2017 FIAT 500
All Fiat 500s are fun to drive, but the raucous 500 Abarth wins for performance where the base powertrain isn't all that quick.
The Fiat 500 gets a score of 4 for performance. Its grippy and bubbly Abarth edition makes up for below-par performance elsewhere, except in ride quality. (Read more about how we rate cars.)
With a simplified lineup of engines, trim levels, and models, the 2017 Fiat 500 range is easier to understand—and it now has just two engine choices, a base 101-horsepower engine or the turbocharged 160-hp Abarth version. Both are 1.4-liter 4-cylinder units, and each is offered with a 5-speed manual gearbox or a 6-speed automatic transmission.
The entry-level engine isn't quite as peppy or perky as you might expect in something with the 500's design. To get the most out of the base Fiat 500, you have to drive it like a European: run the engine up to redline in every gear. It doesn't get too harsh as it rises higher through the rev range, and there's a lively rasp as it passes 3,000 rpm.
Even if it's a bit short on power, the base 500 bubbles over with enthusiasm, just as you'll find in the frisky Ford Fiesta. That's not to imply the 500 is "fast"—a 0-to-60-mph run takes about 10 seconds—but it's pleasing to wring through its paces, and it feels flexible and lively. That said, with two aboard, you're ill-advised to try passing uphill.
Then there's the Abarth version, which makes good on the promises of the exterior. It's the clear and distinct choice for those who want to be looked at every time they blip the throttle. The Fiat 500 Abarth actually feels sporty, especially in the first three gears of the manual-transmission model. Perhaps its most distinctive and alluring feature is the especially raucous exhaust note.
The 500 Abarth and Abarth Cabrio models now offer the option of a 6-speed automatic transmission. The standard 5-speed manual's shifter action is light and precise enough, although the car's limited foot space doesn't help the clutch pedal's long stroke and high uptake point. On automatics, a Sport button that tightens up shift points and quickens the throttle feel.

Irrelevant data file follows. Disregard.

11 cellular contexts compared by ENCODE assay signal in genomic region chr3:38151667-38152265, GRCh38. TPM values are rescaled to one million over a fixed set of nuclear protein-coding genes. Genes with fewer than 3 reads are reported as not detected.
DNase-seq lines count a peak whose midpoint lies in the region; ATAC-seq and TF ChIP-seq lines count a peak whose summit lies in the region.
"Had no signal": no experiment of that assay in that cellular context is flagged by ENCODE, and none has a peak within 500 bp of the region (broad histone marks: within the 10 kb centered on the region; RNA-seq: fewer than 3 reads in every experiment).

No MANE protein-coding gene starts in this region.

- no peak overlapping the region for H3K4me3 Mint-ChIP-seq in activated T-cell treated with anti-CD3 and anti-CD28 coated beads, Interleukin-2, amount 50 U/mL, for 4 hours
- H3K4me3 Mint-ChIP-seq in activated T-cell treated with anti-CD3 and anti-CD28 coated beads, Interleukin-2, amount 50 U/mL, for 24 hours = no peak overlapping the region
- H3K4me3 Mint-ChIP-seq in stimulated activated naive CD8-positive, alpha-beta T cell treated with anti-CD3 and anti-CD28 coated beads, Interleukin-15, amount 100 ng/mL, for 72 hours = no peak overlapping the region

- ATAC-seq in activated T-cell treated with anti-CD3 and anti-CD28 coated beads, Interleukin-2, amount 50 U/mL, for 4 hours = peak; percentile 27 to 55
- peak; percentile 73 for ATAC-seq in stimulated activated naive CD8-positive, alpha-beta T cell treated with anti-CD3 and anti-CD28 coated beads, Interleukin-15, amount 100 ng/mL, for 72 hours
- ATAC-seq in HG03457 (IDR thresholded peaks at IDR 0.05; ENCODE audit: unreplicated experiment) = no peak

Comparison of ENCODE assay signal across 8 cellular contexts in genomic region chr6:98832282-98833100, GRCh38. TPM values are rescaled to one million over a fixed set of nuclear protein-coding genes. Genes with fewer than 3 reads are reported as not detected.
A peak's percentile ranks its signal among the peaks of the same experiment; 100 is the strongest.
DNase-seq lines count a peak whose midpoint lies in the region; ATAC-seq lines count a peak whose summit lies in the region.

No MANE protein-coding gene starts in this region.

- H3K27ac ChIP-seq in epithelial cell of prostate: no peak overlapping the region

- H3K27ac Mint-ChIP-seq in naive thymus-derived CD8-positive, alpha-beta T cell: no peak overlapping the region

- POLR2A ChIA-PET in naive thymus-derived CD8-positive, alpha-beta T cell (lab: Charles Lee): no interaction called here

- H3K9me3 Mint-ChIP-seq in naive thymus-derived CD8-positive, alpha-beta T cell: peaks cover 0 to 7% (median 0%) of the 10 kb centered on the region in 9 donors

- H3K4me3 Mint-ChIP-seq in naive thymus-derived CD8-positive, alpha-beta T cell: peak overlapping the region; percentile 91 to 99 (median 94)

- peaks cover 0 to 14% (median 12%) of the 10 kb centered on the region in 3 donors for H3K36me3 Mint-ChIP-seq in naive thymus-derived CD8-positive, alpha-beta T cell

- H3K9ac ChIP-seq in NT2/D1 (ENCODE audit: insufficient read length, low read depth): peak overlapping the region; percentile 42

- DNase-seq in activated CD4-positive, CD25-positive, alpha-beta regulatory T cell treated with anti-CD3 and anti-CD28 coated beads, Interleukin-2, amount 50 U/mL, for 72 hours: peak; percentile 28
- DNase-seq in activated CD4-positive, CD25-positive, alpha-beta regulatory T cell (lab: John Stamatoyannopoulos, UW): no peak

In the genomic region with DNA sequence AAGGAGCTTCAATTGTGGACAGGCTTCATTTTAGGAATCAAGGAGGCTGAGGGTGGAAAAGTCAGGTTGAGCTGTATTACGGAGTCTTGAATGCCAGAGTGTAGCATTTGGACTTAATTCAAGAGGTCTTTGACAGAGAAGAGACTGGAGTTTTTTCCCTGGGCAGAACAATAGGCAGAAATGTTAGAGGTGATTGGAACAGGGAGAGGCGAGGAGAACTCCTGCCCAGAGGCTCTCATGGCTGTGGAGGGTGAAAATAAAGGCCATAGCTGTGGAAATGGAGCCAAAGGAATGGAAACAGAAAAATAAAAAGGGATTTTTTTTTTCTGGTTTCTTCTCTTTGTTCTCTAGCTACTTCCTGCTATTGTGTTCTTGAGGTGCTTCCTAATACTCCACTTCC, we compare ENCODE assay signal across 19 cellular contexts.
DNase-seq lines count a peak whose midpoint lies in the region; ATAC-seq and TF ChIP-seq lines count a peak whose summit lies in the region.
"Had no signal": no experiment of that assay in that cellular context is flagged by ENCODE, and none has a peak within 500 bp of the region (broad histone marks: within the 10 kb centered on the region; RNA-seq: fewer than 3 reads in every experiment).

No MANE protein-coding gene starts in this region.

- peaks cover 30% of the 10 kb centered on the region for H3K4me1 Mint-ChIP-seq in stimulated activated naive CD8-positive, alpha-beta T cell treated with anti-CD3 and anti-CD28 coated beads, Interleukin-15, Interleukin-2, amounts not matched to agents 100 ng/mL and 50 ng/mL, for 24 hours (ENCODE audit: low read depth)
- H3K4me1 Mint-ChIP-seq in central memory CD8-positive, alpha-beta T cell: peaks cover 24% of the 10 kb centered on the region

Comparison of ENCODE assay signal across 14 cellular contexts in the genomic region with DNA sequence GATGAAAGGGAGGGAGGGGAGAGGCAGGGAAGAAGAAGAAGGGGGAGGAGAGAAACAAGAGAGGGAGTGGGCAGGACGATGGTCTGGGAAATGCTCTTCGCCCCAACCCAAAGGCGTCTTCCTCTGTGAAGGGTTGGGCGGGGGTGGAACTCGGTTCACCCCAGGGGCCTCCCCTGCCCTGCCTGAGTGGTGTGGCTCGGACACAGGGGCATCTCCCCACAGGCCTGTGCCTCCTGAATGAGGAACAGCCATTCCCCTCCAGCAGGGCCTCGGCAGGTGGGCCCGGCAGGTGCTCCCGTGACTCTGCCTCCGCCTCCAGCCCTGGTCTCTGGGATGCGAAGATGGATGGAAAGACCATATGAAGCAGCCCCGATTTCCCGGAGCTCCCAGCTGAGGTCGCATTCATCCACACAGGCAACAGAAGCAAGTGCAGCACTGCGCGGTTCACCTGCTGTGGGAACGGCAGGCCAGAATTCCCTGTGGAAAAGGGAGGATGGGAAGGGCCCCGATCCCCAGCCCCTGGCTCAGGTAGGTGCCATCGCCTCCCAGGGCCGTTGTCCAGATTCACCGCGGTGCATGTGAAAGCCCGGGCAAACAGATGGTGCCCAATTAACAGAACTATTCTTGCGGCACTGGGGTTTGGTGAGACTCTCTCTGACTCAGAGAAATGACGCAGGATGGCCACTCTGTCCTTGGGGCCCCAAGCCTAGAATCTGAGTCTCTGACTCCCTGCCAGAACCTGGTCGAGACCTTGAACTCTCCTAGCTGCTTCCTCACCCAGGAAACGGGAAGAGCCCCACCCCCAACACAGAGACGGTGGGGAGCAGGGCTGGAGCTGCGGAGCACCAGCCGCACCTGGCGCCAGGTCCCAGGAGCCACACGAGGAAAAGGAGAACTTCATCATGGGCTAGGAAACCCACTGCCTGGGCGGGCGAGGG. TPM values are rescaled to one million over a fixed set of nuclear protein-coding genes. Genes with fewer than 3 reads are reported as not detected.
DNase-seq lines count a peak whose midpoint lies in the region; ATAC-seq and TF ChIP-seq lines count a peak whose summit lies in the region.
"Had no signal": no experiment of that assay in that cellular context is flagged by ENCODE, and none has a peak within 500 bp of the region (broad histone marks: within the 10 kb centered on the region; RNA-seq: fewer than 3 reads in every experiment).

The 500's electric power steering has a meaty bite, and can feel almost like unassisted steering at times, though it's never as direct and nuanced. The larger 16-inch wheels and stiffer suspension of higher-end models don't produce the expected ride harshness despite the short 90.6-inch wheelbase. And even in the sporty Abarth, ride quality is quite good for a lightweight and very small car. Small tires and a torsion-beam rear axle do make themselves known in tricky situations, although the larger tire-contact patch of the Abarth makes it somewhat more confident all around and its uprated suspension upgrades increase nimbleness by limiting body roll.
2017 FIAT 500
Comfort & Quality
There's little space inside, the Fiat 500's rear seats are all but unusable, and the front seats aren't shaped very well.
The 500's colorful and stylish interior trim makes the interior a good place to be, even a cheerful one. The 500's interior makes the best of a very small footprint, but it can't conjure a fourth dimension out of its limited volume.
We give the 500 a low score of 2 for comfort, utility, and quality. It's very small, and has uncomfortable seats, though its fold-down rear seat makes for a small but usable cargo space. (Read more about how we rate cars.)
The 2017 Fiat 500 is one of the smallest cars on the market, and the basic design is now a decade old. That means that, while it's fun to drive, you'll be accompanied by a continual soundtrack. The 500 is noisy in pretty much every form (except the California-only electric 500e, reviewed separately). In the Abarth version, of course, the seductive, crackling, rasping exhaust note is deliberate, delicious, and clearly a selling point. But in other models, it's more obvious that the basic 500 has now fallen behind the curve in suppressing noise, vibration, and harshness.